Church and State

Traveling through Spain I have realized a couple interesting facts about the country.

1. So far, no one outside of my program has correctly identified me as an Indian. I’ve gotten Mexican, Latin American and twice Gypsy. Perhaps this isn’t a reflection on the whole of Spain or even a few cities, but it’s still surprising.

2. Spain has dealt with many shifts in power, from the conquering Romans to the expanding Muslims and therefore reflects these changes in its architecture and environment.

Given that I have much less to say on the first topic, I’d like to focus on the latter.

Each cathedral, mosque and synagogue that we visit holds elements of a different religion. Most recently, we visited a mosque in Cordoba in which a functioning church was built after Muslim powers were driven out. Although the mosque was turned into a museum before they built the church, it impresses me that the people who visit this church must walk through part of the museum and pass old mosque relics and middle eastern architecture.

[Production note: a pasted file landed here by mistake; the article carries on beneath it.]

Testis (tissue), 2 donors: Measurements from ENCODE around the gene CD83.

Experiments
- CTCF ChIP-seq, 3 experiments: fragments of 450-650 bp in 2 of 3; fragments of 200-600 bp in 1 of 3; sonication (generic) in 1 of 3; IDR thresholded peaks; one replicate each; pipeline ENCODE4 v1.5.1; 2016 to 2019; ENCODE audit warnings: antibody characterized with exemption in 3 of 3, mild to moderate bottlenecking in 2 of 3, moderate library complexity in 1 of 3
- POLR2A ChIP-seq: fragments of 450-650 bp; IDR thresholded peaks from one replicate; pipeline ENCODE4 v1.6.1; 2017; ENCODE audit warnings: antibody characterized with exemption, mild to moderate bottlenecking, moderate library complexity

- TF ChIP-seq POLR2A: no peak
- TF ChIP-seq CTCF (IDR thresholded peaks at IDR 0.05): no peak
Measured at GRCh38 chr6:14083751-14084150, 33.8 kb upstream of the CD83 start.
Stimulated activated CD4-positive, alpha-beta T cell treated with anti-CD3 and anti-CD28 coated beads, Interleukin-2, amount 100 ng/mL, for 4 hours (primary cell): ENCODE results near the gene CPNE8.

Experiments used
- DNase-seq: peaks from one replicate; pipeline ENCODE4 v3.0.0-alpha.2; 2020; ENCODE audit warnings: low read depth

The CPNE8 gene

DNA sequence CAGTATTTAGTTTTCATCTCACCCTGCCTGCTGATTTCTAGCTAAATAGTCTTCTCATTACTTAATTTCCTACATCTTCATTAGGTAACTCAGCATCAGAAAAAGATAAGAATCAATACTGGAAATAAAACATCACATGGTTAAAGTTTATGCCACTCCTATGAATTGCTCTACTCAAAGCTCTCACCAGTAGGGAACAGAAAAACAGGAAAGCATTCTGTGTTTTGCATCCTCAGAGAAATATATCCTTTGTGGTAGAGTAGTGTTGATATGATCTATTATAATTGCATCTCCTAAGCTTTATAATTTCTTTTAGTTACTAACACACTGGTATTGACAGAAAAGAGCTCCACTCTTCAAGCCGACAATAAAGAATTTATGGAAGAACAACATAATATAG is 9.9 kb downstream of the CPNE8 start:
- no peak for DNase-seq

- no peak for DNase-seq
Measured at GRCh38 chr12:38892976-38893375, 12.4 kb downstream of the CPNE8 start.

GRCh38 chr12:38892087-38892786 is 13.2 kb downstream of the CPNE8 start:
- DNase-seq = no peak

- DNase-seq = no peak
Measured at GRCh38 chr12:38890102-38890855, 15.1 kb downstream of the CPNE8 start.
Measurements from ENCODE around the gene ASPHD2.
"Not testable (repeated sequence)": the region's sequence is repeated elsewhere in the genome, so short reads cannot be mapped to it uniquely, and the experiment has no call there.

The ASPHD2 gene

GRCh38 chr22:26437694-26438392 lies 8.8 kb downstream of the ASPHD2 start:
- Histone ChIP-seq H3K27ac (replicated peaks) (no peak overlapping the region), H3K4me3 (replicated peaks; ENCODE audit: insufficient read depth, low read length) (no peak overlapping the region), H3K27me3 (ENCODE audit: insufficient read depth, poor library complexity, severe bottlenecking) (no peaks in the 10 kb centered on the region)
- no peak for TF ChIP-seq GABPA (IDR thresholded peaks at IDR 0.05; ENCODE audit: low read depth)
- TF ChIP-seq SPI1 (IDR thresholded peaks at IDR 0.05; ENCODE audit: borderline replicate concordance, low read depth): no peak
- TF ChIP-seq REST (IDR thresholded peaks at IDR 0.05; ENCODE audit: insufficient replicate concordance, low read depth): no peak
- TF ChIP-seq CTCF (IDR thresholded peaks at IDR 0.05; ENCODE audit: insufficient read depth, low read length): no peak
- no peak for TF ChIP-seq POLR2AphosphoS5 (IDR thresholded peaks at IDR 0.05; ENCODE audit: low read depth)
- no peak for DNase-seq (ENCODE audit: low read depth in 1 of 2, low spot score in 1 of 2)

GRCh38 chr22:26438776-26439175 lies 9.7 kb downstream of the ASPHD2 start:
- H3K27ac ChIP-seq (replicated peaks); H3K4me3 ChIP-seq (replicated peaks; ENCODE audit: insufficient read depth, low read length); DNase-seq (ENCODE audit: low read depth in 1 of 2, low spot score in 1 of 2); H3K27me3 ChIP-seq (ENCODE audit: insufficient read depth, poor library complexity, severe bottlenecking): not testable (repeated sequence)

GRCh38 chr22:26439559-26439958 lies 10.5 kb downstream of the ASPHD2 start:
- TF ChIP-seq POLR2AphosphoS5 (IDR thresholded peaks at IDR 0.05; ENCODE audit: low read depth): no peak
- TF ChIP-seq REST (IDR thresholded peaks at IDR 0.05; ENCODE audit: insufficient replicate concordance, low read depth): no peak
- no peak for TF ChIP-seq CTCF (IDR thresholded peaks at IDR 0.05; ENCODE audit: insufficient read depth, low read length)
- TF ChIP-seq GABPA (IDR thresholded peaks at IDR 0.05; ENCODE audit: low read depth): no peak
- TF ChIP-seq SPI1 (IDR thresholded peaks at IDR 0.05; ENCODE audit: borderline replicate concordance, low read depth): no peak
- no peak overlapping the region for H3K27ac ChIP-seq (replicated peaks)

While meeting locals in the area, a lady originally from Alabama introduced herself to us after noticing our accents. It turns out, she got married at this mosque after moving here eight years ago. She saw beauty in both the building and the way both Christianity and Islam were present. Here are some pictures that I took while in Cordoba.

**As I have just learned from Rick Steves’ online, those that called me a Gypsy were almost accurate. A gypsy as the Spanish knew them, originated from India. Go figure.

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One thought on “Church and State

  1. A mosque in a church? THAT SHIT CRAY.
    Lovely photos!

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